On November the 7th, super typhoon Haiyan made landfall in the Philippines. It was the strongest storm ever recorded to make landfall, with wind speeds of up to 315km/h (nearly 200mi/h) — 3.5 times stronger than hurricane Katrina. The devastation is immense and difficult to comprehend. The ocean rose to surges of nearly twenty feet higher and waves on top of that reached fifteen feet high, making walls of seawater taller than a two-story house. Entire cities and towns have been flattened, roads are torn up, and most infrastructure has collapsed. People sit at night with no electricity, no food, no clean water, and no way of communicating with the outside world. In the day, families walk past bodies of relatives piled on the side of the road with dead animals: there is nowhere to take them and nothing they can do. They cover their mouths with rags against the smell and hope that their last few tins of food are not stolen by desperate looters.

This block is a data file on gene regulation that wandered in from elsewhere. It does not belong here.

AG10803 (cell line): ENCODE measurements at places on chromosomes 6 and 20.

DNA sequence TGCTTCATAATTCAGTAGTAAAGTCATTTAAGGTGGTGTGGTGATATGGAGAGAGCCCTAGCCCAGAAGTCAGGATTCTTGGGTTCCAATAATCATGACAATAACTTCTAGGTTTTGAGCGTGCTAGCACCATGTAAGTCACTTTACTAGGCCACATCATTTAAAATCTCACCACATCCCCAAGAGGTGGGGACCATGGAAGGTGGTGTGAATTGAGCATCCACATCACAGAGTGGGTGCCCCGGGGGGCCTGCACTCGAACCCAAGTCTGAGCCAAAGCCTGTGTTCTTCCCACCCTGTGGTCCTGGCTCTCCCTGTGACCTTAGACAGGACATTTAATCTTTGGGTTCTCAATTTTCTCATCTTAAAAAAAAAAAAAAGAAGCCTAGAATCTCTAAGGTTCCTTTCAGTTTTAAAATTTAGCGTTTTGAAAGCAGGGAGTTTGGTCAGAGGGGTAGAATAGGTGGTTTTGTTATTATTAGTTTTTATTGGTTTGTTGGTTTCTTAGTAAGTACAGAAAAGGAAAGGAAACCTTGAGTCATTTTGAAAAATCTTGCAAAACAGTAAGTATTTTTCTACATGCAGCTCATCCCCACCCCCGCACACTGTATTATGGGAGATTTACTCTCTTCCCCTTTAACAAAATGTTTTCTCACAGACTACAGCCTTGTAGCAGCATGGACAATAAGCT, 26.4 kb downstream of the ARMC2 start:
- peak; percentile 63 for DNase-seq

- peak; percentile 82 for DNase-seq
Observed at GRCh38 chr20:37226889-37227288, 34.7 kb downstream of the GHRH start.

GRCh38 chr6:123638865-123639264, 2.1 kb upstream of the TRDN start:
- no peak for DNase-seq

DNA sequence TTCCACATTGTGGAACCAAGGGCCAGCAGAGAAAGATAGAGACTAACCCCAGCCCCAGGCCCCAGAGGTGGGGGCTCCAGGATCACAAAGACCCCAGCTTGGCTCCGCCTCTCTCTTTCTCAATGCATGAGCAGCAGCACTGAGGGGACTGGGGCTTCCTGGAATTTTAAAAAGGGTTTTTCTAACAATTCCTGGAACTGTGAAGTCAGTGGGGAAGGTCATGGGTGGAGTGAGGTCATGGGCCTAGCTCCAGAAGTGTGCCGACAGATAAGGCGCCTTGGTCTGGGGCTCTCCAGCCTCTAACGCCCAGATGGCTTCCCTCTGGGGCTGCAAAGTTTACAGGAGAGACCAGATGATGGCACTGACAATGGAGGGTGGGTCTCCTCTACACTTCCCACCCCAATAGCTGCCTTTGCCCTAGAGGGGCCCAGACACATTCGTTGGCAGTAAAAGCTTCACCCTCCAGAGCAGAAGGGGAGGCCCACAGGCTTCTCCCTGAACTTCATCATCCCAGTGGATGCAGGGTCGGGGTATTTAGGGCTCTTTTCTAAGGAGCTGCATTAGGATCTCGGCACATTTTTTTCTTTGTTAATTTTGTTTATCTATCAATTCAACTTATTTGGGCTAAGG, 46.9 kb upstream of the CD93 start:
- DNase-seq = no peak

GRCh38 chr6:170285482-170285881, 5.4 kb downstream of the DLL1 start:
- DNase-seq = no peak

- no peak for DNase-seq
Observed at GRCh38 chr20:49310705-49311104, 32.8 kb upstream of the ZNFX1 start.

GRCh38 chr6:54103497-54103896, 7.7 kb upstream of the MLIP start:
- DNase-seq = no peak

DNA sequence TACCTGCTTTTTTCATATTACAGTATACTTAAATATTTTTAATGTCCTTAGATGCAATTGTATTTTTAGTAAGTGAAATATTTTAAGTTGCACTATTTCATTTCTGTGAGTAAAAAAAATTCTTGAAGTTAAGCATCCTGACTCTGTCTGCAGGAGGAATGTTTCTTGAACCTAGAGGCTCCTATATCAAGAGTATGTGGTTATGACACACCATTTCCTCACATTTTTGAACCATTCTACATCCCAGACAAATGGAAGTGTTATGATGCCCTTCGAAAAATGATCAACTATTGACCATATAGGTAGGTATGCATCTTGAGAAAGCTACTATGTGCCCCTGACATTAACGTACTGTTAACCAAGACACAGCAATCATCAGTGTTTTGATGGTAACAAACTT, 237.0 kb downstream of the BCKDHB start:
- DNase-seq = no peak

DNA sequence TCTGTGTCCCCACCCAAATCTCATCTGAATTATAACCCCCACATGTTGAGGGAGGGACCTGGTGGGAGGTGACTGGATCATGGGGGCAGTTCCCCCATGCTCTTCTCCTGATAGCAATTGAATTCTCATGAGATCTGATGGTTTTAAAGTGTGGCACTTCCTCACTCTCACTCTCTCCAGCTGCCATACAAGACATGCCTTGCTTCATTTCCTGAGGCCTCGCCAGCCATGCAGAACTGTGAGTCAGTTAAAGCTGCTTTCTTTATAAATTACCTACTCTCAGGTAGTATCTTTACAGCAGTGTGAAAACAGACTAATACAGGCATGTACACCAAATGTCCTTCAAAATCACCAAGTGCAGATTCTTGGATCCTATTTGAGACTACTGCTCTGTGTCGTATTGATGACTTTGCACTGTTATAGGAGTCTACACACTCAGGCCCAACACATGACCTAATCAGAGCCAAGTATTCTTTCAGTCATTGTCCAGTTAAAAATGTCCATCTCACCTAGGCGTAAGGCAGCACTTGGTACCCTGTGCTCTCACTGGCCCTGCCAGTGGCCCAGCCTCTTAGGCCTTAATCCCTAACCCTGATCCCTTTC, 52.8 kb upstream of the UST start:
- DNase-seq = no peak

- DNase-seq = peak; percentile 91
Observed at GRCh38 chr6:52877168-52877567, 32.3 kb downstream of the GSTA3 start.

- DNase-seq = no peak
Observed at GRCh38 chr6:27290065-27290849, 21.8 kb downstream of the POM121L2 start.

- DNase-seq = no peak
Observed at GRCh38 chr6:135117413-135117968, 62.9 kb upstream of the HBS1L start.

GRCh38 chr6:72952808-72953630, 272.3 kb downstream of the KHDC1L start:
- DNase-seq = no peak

In the surrounding countryside, not only have houses been levelled, but crops have been blown away, meaning that families have lost shelter, food, and their only means of income.

Relief workers from around the world have come to help, but without proper roads and electricity it is very difficult to get the help to where it is needed the most. In some places helicopters are being used to reach those in difficult-to-access areas.

Health authorities are highly concerned about the threat of diseases that thrive in dirty tropical water, like cholera and dysentery. Disease could kill thousands more people.

Clean water is the biggest need, followed by food and shelter. Please help HERE

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